My bag trick will save time, coat your food sparingly and evenly, and keep your hands grease-free. It is also a handy and sanitary way to carry food to the grill. Here's what to do: Place your prepped food in a resealable zip-top bag and pour in a little olive oil. Seal and massage the food through the bag to give it a thin, allover coating. Keep the bag refrigerated until you're ready to cook.

Salt brings out the flavor in just about anything. Season your food with salt after you have coated it with the oil and just before it goes on the grill, otherwise the salt will draw the juices to the surface. Start with a pinch; there is a fine line between just right and too much. It's easy to add but almost impossible to subtract.

Pepper is not quite as essential as the first two items in this trilogy, but I am a fan of black pepper for grilling. A coarse or flaky "butcher grind" is preferable, because it will not bring as much heat to your food as a finely ground pepper (dust).

Vegetables headed for the grill should be cleaned and cut in slices that won't fall through the grates, about ½-inch thick.
Vegetables headed for the grill should be cleaned and cut in slices that won't fall through the grates, about ½-inch thick. - Tom McCorkle for The Washington Post; food styling by Lisa Cherkasky
Prepping the favorites

Vegetables headed for the grill should be cleaned and cut in slices that won't fall through the grates, about ½-inch thick. Recommended for direct-heat grilling: asparagus, bell peppers, squash, zucchini, eggplant, corn in the husk, scallions and onions; also large strawberries, melon and bananas (in their peels).

To be grilled over indirect heat: firm, whole vegetables such as potatoes, carrots, heads of garlic, artichokes, large mushrooms such as portobellos. Prep them with the grilling trilogy; also, whole fruit including apples, pears, peaches, apricots, etc. Many of these will benefit by a short amount of time directly over the heat to get grill marks but will be primarily cooked with indirect heat. (Technically, that would be a next-level, combination method.) For great grill marks, place your (direct-heat) food across the grates from left to right. I cut squash and zucchini lengthwise and place them across the grates.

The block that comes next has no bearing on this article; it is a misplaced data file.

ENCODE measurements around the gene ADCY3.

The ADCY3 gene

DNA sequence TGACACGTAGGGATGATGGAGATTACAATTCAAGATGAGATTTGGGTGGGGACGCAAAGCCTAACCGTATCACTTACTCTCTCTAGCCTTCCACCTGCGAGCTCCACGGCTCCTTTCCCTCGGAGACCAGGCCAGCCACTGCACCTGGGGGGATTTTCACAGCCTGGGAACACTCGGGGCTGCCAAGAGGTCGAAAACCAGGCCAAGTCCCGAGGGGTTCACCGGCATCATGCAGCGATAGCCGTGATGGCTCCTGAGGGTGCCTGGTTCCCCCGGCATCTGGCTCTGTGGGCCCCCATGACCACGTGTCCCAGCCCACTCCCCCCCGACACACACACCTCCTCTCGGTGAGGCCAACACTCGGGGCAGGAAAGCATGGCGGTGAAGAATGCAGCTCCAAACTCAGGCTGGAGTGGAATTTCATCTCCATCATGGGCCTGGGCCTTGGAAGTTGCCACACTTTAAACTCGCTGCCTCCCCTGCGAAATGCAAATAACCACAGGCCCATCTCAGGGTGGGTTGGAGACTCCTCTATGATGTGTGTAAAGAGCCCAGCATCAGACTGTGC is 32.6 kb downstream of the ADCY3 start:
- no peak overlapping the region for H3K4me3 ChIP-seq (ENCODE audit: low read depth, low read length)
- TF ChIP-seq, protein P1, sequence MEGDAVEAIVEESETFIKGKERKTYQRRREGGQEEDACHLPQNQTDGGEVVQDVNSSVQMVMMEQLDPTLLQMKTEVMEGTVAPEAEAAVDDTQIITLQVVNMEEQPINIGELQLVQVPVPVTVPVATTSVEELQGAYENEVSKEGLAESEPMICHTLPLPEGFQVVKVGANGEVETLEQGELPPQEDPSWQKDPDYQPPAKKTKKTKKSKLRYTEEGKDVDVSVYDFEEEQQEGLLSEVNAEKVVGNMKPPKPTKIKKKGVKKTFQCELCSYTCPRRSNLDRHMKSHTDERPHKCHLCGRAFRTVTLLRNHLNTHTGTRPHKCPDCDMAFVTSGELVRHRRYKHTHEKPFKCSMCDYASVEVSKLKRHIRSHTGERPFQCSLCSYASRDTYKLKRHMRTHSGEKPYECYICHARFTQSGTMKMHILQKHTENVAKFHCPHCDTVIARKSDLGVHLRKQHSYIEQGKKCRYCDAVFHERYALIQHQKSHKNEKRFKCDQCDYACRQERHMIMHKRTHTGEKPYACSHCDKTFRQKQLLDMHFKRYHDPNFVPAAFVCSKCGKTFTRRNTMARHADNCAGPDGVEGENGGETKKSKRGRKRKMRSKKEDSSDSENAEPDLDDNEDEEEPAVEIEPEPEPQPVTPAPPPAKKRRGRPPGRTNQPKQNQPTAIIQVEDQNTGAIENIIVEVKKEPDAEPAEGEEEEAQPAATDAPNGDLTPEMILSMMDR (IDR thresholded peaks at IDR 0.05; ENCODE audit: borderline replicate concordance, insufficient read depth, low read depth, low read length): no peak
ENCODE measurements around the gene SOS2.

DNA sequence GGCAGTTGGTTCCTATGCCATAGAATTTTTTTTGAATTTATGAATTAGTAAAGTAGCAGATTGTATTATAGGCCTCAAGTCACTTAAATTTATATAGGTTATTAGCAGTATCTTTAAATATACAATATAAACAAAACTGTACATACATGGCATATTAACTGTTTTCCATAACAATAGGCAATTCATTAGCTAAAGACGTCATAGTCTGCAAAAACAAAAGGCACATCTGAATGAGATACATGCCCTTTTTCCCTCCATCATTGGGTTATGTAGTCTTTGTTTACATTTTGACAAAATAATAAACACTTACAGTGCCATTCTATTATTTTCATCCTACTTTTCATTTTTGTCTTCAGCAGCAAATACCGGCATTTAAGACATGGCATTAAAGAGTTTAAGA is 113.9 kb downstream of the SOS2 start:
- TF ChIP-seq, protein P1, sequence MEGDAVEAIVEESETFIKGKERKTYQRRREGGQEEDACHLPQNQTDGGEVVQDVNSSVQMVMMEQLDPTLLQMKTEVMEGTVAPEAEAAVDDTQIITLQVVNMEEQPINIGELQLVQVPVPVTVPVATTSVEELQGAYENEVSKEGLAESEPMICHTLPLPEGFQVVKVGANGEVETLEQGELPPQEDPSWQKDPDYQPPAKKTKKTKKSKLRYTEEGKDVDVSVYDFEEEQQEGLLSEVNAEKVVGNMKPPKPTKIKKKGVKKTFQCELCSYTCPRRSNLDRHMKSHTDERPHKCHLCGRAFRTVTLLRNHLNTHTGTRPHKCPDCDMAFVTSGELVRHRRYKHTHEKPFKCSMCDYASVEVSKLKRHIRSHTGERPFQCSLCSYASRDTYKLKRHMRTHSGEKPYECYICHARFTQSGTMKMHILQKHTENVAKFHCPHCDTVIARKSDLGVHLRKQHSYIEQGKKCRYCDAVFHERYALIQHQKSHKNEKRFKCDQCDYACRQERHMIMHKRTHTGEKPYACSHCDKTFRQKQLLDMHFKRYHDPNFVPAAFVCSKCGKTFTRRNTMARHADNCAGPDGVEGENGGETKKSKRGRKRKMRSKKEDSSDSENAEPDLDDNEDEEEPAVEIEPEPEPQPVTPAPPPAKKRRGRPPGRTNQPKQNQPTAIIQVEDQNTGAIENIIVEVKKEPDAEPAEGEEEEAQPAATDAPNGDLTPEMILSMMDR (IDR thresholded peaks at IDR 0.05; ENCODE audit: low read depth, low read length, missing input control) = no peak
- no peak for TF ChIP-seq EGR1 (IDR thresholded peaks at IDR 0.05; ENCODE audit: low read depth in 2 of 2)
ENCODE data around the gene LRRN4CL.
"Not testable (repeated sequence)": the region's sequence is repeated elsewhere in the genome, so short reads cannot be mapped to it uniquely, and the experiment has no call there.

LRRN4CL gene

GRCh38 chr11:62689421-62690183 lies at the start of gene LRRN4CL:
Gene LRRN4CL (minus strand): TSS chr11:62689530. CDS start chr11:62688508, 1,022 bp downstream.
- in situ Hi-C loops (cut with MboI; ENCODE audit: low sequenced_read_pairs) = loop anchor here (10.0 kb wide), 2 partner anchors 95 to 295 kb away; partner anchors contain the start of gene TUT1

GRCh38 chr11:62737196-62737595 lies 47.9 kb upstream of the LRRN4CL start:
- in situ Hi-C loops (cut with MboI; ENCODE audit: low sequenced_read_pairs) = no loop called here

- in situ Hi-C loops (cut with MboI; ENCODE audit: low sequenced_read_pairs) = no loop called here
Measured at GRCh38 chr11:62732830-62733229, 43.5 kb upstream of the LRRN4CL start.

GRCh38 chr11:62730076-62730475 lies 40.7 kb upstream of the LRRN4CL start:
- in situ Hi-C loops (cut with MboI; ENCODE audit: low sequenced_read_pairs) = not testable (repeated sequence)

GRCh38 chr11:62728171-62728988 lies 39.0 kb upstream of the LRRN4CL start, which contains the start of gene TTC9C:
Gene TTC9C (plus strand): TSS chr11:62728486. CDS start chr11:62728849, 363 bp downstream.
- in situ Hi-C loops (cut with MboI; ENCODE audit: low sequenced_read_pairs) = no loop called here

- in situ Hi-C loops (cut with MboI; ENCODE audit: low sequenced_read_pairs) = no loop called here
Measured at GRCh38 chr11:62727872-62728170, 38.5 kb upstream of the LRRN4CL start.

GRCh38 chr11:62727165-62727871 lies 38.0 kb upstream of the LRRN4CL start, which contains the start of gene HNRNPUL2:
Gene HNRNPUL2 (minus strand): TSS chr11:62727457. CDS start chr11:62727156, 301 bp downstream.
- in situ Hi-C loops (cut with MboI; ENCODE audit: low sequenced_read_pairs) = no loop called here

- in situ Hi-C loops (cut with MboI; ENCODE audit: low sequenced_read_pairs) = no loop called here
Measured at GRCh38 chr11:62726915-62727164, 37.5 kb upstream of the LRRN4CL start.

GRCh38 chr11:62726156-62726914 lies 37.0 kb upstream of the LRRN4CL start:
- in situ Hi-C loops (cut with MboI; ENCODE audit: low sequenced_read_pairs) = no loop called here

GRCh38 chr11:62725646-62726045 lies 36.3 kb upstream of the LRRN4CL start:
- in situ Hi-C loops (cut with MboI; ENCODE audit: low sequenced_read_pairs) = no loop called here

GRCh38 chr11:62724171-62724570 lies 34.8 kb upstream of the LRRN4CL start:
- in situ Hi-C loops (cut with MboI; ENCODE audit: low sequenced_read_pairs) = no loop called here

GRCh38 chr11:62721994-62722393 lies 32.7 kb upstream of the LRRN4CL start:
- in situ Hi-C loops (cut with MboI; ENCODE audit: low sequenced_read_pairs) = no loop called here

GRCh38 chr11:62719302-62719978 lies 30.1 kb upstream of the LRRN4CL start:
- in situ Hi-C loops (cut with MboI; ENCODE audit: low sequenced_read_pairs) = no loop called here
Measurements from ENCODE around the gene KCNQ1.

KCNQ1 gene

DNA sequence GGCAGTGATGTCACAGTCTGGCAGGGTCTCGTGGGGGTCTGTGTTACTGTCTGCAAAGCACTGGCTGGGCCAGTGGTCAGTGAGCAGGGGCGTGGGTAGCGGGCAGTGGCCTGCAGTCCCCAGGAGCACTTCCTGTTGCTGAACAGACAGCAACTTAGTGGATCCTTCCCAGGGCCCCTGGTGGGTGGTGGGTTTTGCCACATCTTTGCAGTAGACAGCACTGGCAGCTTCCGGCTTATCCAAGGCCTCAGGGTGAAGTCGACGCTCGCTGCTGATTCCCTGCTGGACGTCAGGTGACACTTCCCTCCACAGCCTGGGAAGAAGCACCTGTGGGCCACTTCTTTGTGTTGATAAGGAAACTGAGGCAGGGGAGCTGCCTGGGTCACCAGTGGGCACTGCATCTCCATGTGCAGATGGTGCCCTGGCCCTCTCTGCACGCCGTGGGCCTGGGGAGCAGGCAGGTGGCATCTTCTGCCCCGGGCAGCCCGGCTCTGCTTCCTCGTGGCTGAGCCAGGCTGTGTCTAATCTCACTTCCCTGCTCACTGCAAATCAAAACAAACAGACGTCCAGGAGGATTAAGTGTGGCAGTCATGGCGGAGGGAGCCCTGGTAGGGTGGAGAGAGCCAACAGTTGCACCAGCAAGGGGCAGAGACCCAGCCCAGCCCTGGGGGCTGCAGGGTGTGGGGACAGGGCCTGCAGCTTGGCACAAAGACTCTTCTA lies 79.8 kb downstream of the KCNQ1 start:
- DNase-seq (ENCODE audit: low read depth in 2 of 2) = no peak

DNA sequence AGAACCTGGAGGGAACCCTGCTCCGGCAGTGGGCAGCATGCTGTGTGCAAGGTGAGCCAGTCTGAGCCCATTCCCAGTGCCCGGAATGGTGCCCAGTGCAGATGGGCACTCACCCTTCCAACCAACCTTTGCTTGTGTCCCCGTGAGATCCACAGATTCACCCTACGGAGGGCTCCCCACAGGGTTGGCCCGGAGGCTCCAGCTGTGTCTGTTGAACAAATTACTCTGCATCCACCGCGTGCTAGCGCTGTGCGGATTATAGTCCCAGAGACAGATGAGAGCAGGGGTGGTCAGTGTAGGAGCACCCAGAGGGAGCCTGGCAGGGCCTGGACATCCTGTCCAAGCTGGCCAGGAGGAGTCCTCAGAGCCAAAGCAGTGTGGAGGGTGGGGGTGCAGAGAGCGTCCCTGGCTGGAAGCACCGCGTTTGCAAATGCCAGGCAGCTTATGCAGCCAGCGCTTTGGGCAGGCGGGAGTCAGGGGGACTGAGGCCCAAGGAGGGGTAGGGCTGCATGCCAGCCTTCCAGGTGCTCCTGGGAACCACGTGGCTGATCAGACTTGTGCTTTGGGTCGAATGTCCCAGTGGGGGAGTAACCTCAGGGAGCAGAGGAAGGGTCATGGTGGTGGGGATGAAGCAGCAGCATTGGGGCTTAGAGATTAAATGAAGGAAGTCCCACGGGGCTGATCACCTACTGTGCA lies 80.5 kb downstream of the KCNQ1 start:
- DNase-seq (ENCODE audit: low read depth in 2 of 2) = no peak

For fish and seafood, I almost always use indirect heat, and that includes grilling whole fish, large shellfish, lobster and crabs. Sticking to the grate is a common problem when you're cooking fish on the grill, so here are a couple ways to avoid it. Place your fish on cedar planks; I do almost every time I grill fish. It works exceptionally well and makes a rustic presentation.

You also can use the fish skin itself -- detached. Ask your fishmonger to cut the skin from the fillet, or do it yourself. Cut the fillet into serving-size portions and season them. When you're ready to cook, place the skin, scaled side down, directly on the cooking grate. Place the fillet portions on the skin, as if you were reconstructing the fish. The portions won't stick, although they will slightly re-adhere to the skin; they can be removed easily by sliding a thin, heatproof spatula between the skin and the fish. You can leave the skin on the grill just long enough to crisp up, then serve it along with the fillets.